Monday, July 29, 2013

The Armpit Continues to Sweat

After Cheerios and swimming lessons, we had lunch. Granddad would come home from the store and eat with us. We would sit at the table while he came around and kissed the top of our heads. He must've liked his job because he never seemed irritated with it.

How could you be irritated when you served ice cream? Correction...Blue Bell ice cream.

After lunch, we'd take a nap.

As you read this, I am raising one eyebrow communicating the following: Not gonna happen.

But, I didn't argue. I dutifully followed my sisters and brother to our beds. I laid down for around ten minutes. It was all I could take.

I would give my hair a good shake, messing it up as much as possible. I would walk into the kitchen and in my sleepiest voice say, "I slept."

She would always give a great sigh and then say, "Alright, Kara. Go watch TV."

At this point, I would skip over the divan, plop down, and turn on Nickelodeon. I watched Pinwheel and You Can't Do That On Television while Maria, Wendy, and Bill slept.

I don't know if they were ever irritated that I got out of taking naps. My thought was, if you didn't want to sleep, you too could mess up your hair and fool your grandmother.

Friday, July 19, 2013

The Armpit

As stated earlier, we spent two weeks every summer in a hot, dusty farm town close to the Rio Grande with my mother's parents. The first week without our mother; the second week with.

Grandmother rose at 5:00 a.m. to read the paper and eat poached eggs. Granddad rose a little after that and went to the store he ran with my great uncle. It was your average American drug store complete with soda fountain and counter top seating.

Grandmother was a retired school teacher. She taught English to middle school students for thirty years. Words, books, and the structure of sentences were her hobbies. The gift she wanted from the district to commemorate her retirement was an Oxford English Dictionary. The book was huge. You could tone your arm muscles with it. (But don't let Grandmother catch you at that.)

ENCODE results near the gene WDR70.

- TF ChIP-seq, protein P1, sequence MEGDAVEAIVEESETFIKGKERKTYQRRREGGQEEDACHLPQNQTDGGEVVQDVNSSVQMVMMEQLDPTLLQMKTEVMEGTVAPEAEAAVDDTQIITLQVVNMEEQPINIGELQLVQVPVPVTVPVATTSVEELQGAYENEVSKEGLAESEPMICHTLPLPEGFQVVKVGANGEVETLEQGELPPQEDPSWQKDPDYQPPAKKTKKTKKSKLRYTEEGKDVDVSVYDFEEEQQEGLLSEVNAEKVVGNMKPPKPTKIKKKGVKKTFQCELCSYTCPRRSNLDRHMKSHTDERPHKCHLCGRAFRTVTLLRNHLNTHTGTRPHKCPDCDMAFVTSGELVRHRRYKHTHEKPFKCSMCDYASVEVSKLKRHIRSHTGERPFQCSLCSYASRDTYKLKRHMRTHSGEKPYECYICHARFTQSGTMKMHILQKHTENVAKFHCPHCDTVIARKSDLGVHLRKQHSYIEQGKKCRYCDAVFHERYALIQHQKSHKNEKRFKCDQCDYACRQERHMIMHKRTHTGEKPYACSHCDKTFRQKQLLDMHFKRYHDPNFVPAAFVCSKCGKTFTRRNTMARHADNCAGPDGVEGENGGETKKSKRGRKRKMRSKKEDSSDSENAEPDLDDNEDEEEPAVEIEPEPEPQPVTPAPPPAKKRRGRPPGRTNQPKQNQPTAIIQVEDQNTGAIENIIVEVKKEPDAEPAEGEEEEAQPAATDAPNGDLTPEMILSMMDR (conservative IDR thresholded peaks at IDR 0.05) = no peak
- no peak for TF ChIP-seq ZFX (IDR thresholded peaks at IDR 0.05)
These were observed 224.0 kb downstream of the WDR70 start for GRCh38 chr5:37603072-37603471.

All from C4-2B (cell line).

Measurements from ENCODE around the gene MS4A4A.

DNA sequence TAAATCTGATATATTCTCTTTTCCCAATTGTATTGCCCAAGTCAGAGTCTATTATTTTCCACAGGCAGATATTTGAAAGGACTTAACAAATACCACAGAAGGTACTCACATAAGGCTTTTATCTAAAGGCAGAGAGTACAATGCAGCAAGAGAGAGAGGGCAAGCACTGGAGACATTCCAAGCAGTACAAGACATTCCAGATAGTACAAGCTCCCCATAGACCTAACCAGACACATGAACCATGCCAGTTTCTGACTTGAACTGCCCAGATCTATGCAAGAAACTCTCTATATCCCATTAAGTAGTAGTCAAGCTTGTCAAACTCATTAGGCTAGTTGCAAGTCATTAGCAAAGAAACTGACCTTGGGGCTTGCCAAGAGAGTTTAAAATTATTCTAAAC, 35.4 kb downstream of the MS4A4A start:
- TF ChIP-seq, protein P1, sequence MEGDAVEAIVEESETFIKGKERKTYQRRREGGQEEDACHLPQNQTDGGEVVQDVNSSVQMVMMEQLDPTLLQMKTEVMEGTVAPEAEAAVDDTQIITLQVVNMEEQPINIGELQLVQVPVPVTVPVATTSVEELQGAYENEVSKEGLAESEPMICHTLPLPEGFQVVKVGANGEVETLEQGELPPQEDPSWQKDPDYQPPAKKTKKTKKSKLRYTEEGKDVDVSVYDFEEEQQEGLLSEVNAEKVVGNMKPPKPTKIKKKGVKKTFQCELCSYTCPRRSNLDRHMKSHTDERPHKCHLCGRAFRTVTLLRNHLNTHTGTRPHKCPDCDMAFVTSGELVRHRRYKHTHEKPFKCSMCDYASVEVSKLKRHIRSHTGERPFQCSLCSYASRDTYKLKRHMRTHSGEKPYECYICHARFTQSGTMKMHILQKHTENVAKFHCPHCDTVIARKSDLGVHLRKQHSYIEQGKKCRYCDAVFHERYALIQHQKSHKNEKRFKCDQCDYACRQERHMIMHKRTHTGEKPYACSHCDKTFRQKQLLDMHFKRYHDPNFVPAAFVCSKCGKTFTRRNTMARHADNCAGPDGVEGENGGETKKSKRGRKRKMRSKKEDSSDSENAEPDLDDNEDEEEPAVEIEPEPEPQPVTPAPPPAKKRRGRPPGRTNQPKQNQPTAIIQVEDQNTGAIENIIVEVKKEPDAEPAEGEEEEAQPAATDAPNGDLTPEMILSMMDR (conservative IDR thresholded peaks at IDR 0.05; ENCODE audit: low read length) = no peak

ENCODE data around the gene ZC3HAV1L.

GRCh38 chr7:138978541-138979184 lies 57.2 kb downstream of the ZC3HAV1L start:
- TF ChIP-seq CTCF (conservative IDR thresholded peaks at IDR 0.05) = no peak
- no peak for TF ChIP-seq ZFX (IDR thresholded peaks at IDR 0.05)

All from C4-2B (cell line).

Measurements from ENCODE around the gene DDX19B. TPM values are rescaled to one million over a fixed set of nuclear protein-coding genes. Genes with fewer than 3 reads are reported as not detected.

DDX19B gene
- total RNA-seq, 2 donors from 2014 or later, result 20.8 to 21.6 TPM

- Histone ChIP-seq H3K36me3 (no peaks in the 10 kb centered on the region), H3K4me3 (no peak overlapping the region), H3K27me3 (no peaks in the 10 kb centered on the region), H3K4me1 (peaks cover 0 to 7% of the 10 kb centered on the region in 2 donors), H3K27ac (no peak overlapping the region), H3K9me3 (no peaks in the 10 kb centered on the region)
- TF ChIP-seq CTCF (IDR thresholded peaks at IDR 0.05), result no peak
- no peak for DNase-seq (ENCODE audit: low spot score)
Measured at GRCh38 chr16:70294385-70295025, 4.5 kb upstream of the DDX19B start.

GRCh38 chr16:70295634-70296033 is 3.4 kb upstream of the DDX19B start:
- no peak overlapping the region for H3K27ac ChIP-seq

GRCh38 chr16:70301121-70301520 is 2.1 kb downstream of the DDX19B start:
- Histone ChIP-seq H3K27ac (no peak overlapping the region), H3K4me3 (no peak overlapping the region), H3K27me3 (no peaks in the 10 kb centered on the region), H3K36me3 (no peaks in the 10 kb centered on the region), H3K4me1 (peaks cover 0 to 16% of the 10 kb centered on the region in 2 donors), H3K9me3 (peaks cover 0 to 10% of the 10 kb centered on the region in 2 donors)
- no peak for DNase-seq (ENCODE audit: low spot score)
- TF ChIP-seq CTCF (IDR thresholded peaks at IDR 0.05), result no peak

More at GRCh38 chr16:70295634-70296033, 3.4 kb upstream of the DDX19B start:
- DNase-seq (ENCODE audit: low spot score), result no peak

To continue:

Grandmother rose at 5:00 a.m. and read the paper from beginning to end. She kept a red pencil at her side and carefully edited their mistakes. Then she'd put the corrected paper in the mail and send it to the newspaper office -- "The Valley Morning Star". She entitled it, "The Valley Morning Disappointment".

We rose at 7:00 and went for our Cheerios. She kept the cereal in the largest circular Tupperware I've ever seen. We scooped them out with this little cup, then shook liquid saccharine on top to give our breakfast sweetness.

Grandmother had diabetes. No sugar in her house -- except for emergencies.

We sat at the table, swinging our legs and eating our Cheerios while she patiently underlined misspelled words in her reading material. Her eyebrows were always raised, her glasses always perched on her nose. She wore her satin robe and gown, sipped her coffee, and shook her head at supposedly qualified writers.

If she were reading this, I wonder how many mistakes she would find.

Tuesday, July 16, 2013

Some Teacher

Learning to swim must be very important. Learning to swim from Mrs. Rife must be extra special important.

My mother sent us all the way to her hometown for swimming lessons. My mother's childhood home, known affectionately by my god sister as "the armpit of the south", is thirty minutes from the border. It takes eight hours to get there. (5 if I am driving.)

You have to drive across King Ranch and you better have at least a half of tank of gas before you do.

So, I was under the impression that Mrs. Rife must be some kind of teacher.

We spent two weeks every summer with my granddad and grandmother. Part of our itinerary (the rest is for a later post) was an hour with Mrs. Rife.

Certainly you are patiently awaiting my opinion on this. By now you know I should enjoy the pool and swimming. You should also be aware that me and my mother's big ideas don't always mix well.

However, Big Idea #6 turned out pretty good.